The Queen’s Face
My mother came home after touring for three years as a vocalist and dancer with Ralph Ray and the Ramblers, but I don’t remember being reunited. I was four and my sister was two. I’d like to tell you about throwing myself in her outstretched arms, how she lavished me with her kisses, lipstick proof on my face, how she said, “Darling, I’ve missed you like crazy and I’ll never leave again,” but that would be a reunion I saw in a movie. Three months later she was again taken away from me when she contracted tuberculosis. She had to be quarantined in our small blue house in Minisink Hills. My sister and I were returned to our grandmother’s in Bound Brook.
The phone would ring during dinner, and my grandmother would talk to my mother, and tell her we were eating well and doing fine. My grandmother would hang up and explain that our mother was still weak and couldn’t stay too long on the phone. My Aunt Carmel had moved into the blue house to help with meals and laundry. She slept in my sister’s and my room on a twin bed and my grandmother called her in the mornings to plan menus. My father got to live with them and I didn’t understand how the disease didn’t get into his chest.
During the four months that she recuperated, my mother made crafts from kits my father would buy her at the hobby store downtown. One of these pieces still hangs in her living room; a tree with thick branches patchworked out of fabric from our little dresses and edged in thick black yarn. She painted a white plaster casting of a queen’s face in bright colors, gave her long eyelashes and bright red lips like her own. For years it sat on the sideboard in the dining room and goggled us while we ate. She knitted my sister and me scarves and matching hats popcorn-stitched out of soft wool so they wouldn’t scratch.
My aunt told me years later that Ralph Ray came often to see my mother and he brought her baskets of fruit and cookies. She caught them kissing in the kitchen, and my mother sloughed it off and called it just a friendly peck. At night my father played piano in the cocktail lounge at Vacation Valley, but during the day he wrote chamber music and art songs. He had a small office he’d rented downtown because he couldn’t work when there were people around.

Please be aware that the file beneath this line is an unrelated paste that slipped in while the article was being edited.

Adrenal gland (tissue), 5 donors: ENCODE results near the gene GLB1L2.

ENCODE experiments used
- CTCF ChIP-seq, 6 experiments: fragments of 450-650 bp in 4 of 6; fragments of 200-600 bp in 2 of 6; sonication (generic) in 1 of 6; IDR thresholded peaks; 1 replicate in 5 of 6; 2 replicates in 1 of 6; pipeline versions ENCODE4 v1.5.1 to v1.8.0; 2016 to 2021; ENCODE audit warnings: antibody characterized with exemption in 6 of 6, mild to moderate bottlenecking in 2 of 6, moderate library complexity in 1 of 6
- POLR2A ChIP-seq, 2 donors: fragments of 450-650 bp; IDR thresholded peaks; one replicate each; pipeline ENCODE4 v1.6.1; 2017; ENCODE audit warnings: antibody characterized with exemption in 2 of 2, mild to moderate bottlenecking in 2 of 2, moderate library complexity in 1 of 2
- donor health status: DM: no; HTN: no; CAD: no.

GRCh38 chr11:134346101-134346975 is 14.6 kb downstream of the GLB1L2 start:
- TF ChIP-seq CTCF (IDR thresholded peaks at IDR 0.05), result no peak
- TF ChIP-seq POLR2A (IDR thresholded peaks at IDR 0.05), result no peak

Ralph also brought over a contraption he’d made: a steel bucket with fan blades in the bottom. My mother hooked a clean sheet of paper onto the blades, and while they rotated she squeezed paint out of tubes to make pictures that looked like explosions. No two could be the same. These works were framed and hung in the bathroom. By the time my sister and I got home from our grandmother’s house the bucket had been put in a box in the basement.
There was a stuffed llama waiting on my sister’s bed, a stuffed monkey with white plastic boots waiting on mine. A list of foods that upset our mother’s stomach had been left under a magnet on the fridge. In her bedroom, my mother sat up against fluffed pillows and put her arms out for hugs. I stayed on the edge of the bed, so relieved I couldn’t bear to touch her. She wore pink silk nightgowns with delicately embroidered linen bed jackets. She saved these jackets and when my sister and I got sick she’d let us borrow them. We’d put them over our flannel pajamas and feel like little versions of her.
My x‑rays show I was exposed to TB, and I explain to my doctor how my glamorous mother had this illness, like some Louisa May Alcott-showgirl hybrid, and about how she was taken away from us so cruelly. To my own eye my x‑rays look clean, still, I picture the two of us linked by this brown shadow on our lung.
Pia Z. Ehrhardt is the author of Famous Fathers & Other Stories. Her fiction and essays have appeared in McSweeney’s Quarterly Concern, Oxford American, Rumpus.net, Guernica, The Morning News, The Nervous Breakdown, and Narrative Magazine. She lives in New Orleans, where she’s a visiting artist at New Orleans Center for Creative Arts (NOCCA).